Scooters can be a fun form of transportation, but they come with mixed reviews. Now, there are dockless scooters.
The idea behind dockless scooters -- or e-scooters -- is that anyone with a smart phone can download the app, locate a scooter and grab one for a ride for a fee. Unlike other rental services where you return the unit to a docking station, riders can leave dockless scooters anywhere, including in the middle of sidewalks.
Unfortunately, that's what many people do. Abandoned scooters have become tripping hazards, but that's not the only problem.
There have been an astounding number of serious personal injury claims and nuisance complaints against e-scooter companies. Bird and Lime, the two largest manufacturers of dockless scooters now face legal backlash.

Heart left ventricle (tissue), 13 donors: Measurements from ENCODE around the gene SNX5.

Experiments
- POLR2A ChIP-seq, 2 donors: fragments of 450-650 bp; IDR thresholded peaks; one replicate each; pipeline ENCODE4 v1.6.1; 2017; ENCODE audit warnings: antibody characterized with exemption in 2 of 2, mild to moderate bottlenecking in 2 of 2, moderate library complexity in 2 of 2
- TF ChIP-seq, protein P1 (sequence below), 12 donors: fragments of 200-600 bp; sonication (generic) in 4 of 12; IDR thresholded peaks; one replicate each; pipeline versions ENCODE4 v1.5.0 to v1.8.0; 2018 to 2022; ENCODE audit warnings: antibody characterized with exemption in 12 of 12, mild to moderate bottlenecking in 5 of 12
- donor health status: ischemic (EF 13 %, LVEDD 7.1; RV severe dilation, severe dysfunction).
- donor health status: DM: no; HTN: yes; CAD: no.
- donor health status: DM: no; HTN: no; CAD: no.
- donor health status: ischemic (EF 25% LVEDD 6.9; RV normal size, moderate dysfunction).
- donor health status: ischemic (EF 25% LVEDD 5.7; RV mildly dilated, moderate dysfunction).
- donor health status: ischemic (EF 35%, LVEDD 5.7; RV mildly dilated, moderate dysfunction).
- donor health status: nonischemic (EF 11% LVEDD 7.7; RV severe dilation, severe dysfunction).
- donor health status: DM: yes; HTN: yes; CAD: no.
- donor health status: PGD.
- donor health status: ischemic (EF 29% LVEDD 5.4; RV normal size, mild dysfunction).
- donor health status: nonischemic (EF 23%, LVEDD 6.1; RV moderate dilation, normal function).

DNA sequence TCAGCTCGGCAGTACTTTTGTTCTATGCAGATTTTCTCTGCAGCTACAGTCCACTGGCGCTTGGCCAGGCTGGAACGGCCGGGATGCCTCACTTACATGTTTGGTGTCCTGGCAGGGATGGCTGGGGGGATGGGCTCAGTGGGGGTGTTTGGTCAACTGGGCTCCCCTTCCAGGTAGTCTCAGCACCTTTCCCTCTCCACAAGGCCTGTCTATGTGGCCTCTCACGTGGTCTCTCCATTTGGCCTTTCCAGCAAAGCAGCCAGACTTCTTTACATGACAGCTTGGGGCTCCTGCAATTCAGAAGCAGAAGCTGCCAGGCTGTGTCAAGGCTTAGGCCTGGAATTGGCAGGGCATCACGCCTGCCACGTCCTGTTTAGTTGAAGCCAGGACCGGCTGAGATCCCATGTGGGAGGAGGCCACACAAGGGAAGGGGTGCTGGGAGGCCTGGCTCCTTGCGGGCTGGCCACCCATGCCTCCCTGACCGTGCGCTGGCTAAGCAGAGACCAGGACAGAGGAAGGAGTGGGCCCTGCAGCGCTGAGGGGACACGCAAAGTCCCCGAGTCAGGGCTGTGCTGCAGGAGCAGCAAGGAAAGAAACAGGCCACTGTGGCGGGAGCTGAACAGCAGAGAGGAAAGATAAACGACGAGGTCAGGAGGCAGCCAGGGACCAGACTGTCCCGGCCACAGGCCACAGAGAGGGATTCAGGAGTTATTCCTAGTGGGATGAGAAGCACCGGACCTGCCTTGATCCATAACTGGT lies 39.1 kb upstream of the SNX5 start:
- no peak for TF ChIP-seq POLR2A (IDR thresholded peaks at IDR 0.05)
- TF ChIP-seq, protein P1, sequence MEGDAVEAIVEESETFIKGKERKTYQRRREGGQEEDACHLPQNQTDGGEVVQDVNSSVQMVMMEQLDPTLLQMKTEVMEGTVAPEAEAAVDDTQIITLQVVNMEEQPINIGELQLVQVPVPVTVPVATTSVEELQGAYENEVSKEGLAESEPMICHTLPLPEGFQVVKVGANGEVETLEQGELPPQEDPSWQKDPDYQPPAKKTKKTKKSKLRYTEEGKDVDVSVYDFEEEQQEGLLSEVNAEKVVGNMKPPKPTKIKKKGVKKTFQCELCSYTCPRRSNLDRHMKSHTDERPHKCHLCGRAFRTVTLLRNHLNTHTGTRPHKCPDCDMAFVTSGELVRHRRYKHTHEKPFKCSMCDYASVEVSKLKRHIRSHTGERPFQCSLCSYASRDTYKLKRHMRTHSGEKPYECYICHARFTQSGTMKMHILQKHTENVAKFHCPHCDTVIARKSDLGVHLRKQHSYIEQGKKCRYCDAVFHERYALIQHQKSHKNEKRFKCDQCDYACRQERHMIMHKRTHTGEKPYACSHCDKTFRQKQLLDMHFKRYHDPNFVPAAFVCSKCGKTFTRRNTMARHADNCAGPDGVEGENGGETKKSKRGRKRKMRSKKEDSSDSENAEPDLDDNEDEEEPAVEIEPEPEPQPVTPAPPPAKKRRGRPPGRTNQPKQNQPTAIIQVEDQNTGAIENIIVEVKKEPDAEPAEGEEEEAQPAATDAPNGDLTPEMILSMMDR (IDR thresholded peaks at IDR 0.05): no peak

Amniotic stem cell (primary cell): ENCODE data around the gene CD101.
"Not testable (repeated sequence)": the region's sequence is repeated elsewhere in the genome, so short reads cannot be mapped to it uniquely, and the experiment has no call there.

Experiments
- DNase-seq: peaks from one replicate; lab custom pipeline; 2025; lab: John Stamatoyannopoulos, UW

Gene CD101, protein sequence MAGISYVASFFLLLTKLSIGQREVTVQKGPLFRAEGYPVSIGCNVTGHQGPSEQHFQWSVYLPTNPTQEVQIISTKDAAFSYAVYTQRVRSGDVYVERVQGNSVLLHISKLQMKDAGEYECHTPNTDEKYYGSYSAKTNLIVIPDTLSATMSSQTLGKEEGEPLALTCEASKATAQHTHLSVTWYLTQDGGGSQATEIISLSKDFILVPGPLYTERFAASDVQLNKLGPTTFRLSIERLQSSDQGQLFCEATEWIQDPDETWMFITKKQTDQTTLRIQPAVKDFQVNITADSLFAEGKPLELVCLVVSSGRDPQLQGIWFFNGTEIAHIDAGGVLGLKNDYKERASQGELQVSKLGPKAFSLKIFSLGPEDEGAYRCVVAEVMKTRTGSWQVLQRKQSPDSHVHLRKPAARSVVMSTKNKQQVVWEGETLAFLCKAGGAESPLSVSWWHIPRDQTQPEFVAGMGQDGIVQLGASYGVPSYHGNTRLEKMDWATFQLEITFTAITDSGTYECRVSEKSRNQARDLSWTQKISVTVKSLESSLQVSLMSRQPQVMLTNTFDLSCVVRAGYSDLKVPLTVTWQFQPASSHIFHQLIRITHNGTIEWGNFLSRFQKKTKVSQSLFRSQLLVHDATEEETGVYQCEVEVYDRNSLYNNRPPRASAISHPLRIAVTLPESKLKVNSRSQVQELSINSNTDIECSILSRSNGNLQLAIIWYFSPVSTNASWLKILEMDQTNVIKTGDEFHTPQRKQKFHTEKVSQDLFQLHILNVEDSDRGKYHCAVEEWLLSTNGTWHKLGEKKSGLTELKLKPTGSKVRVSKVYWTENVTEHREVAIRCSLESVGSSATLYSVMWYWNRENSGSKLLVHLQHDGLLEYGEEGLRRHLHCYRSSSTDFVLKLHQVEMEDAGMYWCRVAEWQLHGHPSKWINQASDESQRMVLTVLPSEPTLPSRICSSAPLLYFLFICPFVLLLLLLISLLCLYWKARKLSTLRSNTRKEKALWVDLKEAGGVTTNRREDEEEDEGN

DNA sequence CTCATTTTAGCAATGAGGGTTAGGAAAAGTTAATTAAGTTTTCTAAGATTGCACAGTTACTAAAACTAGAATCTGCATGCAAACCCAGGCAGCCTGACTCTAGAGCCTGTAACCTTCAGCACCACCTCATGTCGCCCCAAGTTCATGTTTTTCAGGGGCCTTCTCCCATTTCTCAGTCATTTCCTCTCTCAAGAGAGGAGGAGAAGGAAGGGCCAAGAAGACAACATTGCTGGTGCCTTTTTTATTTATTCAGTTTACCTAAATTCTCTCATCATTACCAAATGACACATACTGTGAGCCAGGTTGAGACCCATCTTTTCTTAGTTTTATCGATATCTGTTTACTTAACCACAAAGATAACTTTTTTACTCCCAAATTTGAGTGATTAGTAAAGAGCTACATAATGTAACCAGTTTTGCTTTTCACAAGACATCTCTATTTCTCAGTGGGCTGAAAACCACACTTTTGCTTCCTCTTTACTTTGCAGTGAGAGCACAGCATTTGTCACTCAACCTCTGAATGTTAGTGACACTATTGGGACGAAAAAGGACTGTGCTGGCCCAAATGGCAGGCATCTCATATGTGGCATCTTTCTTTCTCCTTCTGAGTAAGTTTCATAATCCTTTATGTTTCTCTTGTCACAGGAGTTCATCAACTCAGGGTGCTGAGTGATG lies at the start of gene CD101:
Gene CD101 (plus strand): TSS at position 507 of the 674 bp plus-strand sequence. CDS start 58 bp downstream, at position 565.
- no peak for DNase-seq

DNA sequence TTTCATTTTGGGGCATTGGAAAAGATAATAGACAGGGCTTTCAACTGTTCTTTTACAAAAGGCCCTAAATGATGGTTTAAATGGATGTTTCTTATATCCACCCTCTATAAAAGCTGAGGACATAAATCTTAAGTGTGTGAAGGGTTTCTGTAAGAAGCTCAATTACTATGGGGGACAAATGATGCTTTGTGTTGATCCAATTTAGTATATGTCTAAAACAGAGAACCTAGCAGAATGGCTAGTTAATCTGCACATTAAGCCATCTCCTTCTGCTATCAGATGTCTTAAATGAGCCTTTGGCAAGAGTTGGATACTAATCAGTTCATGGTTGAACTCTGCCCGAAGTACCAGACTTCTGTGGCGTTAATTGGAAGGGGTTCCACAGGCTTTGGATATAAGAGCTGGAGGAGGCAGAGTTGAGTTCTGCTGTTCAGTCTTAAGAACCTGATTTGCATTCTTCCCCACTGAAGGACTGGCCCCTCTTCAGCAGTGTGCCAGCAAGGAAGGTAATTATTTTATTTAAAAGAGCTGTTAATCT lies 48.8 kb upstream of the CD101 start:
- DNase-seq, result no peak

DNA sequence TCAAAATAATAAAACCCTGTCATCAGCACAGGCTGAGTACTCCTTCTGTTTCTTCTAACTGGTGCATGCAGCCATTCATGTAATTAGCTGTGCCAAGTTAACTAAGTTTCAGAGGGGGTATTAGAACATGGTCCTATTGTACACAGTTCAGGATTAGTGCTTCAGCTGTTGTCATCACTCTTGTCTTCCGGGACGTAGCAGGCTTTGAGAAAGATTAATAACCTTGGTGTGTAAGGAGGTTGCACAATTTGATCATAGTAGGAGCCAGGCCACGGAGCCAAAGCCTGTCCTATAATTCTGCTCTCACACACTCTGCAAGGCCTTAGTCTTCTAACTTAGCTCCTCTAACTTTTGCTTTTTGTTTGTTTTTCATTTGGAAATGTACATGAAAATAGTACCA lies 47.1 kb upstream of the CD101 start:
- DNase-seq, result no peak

How dangerous are scooters?
Bird and Lime claim that e-scooters are no more dangerous than riding bikes. However, the co-chair of the emergency department at Cedars-Sinai Medical Center in Los Angeles disagrees. "You have a public that hasn't been aware of the inherent dangers in what they see as a fun recreational vehicle. They're no safer than any other motorized vehicles, and in some ways, are more dangerous than a bicycle."
Injuries commonly reported to emergency rooms include:
- Broken bones
- Torn ligaments
- Damaged teeth
- Brain injuries
There have already been calls to start collecting statistics as people try to determine just how dangerous the motorized scooters are. City and state governments will also have to consider adding regulations to keep children and adults alike safe.
Bird and Lime are facing rising numbers of lawsuits because of the injuries sustained by scooter riders. Courts may end up determining who is to blame.